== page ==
For example, there is a little known scam called the Conditional Exemption Tax Scheme in which landowners guarantee certain rights of public access in return for another layer of tax concessions. HMRC “occasionally” ask Scottish Natural Heritage to monitor whether the terms of each deal are being acted upon. The Scottish Affairs Committee asked HMRC for annual reports on how the scheme was operating but were refused on grounds of commercial confidentiality. They now recommend that public access to these reports should be allowed and the “public benefits” reviewed.

The report describes how all these tax benefits accompanied by subsidy-milking have the effect of driving up land values and making it even more difficult for working farmers to gain access to land. In other words, public money and publicly-funded tax benefits invariably enhance the capital value of the land, further enrich the landowners (whoever or wherever they might be), shore up the inequalities which are inherent in the system and block the door to even incremental change.

When the Scottish Affairs Committee announced its intention to instigate this report, it was condemned by Scottish Land and Estates (successor body to the Scottish Landowners Federation) as “unwarranted, unnecessary and bizarre”. It is even easier to understand now why the last thing they wanted was a review which dug deep into the fundamentals of the system and called into question, in a clear and rational way, the incredible structure of privilege they have built for themselves over the decades.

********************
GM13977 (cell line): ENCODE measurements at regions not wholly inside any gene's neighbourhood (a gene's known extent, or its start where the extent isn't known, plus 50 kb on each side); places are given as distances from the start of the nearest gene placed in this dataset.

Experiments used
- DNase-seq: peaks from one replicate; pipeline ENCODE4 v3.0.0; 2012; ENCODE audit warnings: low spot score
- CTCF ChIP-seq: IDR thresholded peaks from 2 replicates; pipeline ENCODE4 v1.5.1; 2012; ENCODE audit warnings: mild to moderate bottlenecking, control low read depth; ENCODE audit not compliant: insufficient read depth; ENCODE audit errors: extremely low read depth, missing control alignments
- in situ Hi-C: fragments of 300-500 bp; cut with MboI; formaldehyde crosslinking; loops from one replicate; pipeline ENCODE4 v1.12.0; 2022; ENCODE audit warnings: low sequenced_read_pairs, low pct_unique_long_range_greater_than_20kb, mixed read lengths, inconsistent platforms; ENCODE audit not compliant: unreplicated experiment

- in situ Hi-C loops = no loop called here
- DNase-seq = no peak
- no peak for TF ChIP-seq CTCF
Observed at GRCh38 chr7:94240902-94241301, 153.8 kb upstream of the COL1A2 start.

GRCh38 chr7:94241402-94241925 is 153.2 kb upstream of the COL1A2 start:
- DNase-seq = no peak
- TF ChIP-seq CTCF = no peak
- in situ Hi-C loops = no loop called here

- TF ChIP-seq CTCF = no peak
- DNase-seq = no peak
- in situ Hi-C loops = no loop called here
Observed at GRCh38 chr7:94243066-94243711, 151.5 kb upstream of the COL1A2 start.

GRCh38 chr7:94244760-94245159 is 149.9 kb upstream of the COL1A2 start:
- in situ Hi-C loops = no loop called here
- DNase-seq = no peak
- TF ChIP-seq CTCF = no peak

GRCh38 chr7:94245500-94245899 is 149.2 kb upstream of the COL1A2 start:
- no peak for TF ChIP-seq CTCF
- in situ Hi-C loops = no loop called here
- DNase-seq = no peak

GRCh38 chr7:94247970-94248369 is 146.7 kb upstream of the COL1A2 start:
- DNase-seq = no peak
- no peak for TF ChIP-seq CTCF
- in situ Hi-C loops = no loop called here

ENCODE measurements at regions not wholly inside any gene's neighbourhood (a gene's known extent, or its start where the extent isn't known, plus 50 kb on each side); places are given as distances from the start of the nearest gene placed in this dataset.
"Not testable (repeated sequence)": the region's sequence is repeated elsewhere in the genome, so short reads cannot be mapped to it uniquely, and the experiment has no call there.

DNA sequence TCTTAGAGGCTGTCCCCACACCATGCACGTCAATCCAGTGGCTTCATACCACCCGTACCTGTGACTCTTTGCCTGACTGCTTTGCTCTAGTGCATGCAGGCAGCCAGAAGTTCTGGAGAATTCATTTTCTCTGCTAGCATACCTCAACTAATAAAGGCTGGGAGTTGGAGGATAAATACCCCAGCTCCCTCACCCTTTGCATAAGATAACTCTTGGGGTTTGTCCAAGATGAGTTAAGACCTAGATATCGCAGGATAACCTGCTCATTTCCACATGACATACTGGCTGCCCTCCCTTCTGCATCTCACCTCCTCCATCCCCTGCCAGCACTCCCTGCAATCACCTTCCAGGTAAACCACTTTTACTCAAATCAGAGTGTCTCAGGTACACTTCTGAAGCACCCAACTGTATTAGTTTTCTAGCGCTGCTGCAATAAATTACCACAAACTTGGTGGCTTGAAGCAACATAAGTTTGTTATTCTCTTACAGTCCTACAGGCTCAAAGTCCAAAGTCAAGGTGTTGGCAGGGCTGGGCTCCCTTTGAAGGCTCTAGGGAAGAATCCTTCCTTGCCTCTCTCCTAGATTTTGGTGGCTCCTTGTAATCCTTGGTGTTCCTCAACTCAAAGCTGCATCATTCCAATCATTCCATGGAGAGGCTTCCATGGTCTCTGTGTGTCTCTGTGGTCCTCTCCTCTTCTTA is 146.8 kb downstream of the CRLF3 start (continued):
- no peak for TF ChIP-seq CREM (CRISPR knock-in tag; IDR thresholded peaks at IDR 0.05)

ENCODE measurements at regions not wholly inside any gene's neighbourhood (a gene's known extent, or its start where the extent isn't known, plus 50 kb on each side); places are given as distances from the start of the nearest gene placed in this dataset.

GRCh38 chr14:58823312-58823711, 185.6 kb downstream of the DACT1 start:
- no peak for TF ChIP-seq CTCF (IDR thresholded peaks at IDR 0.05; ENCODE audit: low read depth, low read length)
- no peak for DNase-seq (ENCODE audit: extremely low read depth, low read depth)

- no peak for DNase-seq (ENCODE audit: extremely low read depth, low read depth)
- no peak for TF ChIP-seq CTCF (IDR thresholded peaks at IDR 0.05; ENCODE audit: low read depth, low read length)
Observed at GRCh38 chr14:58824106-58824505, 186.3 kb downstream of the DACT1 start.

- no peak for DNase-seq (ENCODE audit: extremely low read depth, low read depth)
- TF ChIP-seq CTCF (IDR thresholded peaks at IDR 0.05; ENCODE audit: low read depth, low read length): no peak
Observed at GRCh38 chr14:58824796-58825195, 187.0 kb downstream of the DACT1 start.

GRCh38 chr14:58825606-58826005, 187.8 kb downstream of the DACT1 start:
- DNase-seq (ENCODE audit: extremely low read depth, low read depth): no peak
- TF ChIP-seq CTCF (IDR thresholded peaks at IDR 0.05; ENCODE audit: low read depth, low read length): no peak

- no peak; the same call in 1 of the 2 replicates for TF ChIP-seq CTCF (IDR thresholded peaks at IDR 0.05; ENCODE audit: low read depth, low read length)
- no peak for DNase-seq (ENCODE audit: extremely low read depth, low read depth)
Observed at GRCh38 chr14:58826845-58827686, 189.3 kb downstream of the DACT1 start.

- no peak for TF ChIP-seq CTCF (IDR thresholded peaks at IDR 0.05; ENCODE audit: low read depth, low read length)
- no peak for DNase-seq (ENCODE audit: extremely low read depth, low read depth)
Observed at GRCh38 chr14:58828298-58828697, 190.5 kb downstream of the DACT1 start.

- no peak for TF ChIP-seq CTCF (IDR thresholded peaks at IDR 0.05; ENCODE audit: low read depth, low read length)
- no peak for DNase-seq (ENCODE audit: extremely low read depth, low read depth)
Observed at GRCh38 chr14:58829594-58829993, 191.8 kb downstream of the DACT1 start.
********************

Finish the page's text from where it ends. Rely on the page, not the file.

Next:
The good news is that the Scottish Affairs Committee has realised that it has alighted upon “an important, neglected and intensely political” aspect of Scottish society and now intends to produce a “more comprehensive report than we have originally envisaged”. Excellent, but there is no need to wait for what that final report says in order for action to begin.

For example, the way in which the Scottish Government intends to implement the CAP reforms should be reviewed immediately to find if they represent (as they almost certainly will) another “subsidy-milking” racket for the big landowners. Addressing that question in the spirit of the House of Commons Scottish Affairs Committee Interim Report on Land Reform would at least suggest a long-overdue interest in this “important, neglected and intensely political” subject.